Monday 14 August 2017


A former employee of agro-processing company Cairns Foods Limited, won an award of more than $2,6 million after he was wrongly fired from employment 25 years ago.
Mr Stanford Selemani suffered a mental problem in 1987, resulting in his employment contract being terminated in 1992, on charges of absenteeism.

At the time he was fired, Mr Selemani was reporting for duty religiously. He sought retirement on medical grounds, but the company decided to fire him arguing absenteeism following his admission at Harare Psychiatric Unit for treatment.

Mr Selemani successfully sued the company at the Labour Court and High Court. The courts found that Cairns Foods should have terminated Mr Selemani’s contract on medical grounds, since he had offered to go on health grounds.

Cairns Foods, which has recently exited judicial management after securing an investor to revamp operations, is set to suffer a huge setback as Mr Selemani is now seeking to attach the company’s assets.

He has since obtained a writ of execution, which enables him to attach and auction Cairns property to recover $2 614 380 plus interest that is due to him.

“I am entitled to compensation and punitive damages for the agony and distress I went through over these years at the hands of this company,” said Mr Selemani, who has fully recovered from his illness.

An avid Bible reader, Mr Selemani said the company was now facing the wrath of law for making him suffer. “The Bible is clear, hate what is wrong,” he said while quoting Romans 12:9, “Stand on the side of the good.”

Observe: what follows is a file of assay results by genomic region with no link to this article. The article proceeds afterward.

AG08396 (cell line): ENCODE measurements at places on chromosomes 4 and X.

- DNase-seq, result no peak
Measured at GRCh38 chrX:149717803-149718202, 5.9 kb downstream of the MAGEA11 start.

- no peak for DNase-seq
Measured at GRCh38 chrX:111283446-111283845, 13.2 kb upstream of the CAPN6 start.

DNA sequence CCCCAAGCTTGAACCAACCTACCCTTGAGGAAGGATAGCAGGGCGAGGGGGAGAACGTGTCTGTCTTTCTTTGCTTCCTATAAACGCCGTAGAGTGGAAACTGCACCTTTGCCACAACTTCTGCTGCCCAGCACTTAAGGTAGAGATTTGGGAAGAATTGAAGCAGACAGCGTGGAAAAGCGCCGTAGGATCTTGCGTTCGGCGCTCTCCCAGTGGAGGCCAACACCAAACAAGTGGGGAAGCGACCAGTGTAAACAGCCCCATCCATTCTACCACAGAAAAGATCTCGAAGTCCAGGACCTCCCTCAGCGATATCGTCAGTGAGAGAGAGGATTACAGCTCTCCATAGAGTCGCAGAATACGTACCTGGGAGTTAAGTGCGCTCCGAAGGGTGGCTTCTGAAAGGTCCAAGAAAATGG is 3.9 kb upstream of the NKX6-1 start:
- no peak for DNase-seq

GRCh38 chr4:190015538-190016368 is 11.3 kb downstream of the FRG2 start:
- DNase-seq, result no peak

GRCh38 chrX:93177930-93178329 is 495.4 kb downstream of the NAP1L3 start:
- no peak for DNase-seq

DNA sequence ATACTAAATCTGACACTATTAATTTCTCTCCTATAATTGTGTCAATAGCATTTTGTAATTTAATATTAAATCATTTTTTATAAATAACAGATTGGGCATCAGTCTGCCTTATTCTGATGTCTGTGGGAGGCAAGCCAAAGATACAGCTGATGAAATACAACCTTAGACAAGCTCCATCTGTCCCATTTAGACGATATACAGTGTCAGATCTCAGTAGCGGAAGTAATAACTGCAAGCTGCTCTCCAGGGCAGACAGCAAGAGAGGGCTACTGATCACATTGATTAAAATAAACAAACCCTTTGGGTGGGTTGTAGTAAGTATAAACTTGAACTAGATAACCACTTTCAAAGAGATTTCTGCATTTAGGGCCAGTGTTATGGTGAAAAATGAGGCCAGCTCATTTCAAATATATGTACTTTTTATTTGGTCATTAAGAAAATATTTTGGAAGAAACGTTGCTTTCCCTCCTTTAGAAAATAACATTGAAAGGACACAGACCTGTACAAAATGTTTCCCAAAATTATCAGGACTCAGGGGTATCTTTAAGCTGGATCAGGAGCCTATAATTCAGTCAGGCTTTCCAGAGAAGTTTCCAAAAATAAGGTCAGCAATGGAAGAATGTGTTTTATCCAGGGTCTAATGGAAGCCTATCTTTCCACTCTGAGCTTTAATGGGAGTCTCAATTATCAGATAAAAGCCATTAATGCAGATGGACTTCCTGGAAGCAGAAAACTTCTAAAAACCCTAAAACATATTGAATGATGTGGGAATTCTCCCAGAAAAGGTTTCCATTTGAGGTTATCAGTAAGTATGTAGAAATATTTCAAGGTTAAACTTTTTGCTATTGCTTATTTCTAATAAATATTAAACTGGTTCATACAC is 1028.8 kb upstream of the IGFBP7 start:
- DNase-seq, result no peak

Mr Selemani alluded to another biblical verse, Romans 13 verse 2, which says: “So, those who refuse to obey the laws of the land are refusing to obey God, and punishment will follow.”

Due to his illness at the time the matter was brought to court years back, Mr Selemani was under the curatorship of his son Brian in terms of the law.

The court appointed Brian as a curator ad litem. A curator ad litem is a legal representative in Scots law and Roman-Dutch law appointed by a court to represent, during legal proceedings, the best interests of a person, who lacks the mental capacity to make decisions for themselves.

Cairns Foods is now challenging the writ of execution granted against it, saying the curator was not involved in the writ case.

The company, which is being represented by Atherstone and Cook, is arguing that Mr Selemani prosecuted the case against the law, which does not allow a person incapacitated to litigate.

It is also contesting the manner in which the summons and declaration were drafted. herald


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